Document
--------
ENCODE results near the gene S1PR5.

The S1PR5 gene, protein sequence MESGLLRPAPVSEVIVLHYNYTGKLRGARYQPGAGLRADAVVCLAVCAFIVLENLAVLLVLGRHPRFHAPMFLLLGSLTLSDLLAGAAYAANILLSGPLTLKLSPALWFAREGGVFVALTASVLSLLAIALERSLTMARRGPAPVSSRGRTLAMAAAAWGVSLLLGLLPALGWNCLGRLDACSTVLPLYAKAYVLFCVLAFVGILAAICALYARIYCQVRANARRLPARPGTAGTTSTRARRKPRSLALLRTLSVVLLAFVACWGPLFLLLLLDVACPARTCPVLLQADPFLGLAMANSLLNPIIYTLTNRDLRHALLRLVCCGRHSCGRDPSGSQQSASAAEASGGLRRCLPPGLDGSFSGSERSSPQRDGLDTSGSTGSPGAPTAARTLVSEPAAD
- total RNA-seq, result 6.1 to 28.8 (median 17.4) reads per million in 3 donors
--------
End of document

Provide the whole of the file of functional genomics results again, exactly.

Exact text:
ENCODE results near the gene S1PR5.

The S1PR5 gene, protein sequence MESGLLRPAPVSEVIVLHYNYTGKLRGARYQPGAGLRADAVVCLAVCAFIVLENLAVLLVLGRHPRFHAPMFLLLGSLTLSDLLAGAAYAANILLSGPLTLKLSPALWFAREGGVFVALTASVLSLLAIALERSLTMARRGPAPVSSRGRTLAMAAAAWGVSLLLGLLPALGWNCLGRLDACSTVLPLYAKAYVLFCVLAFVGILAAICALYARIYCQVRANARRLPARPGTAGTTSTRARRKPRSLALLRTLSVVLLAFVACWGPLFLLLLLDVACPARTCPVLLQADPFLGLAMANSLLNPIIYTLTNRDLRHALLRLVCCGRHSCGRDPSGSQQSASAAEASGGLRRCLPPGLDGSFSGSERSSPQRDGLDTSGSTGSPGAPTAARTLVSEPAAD
- total RNA-seq, result 6.1 to 28.8 (median 17.4) reads per million in 3 donors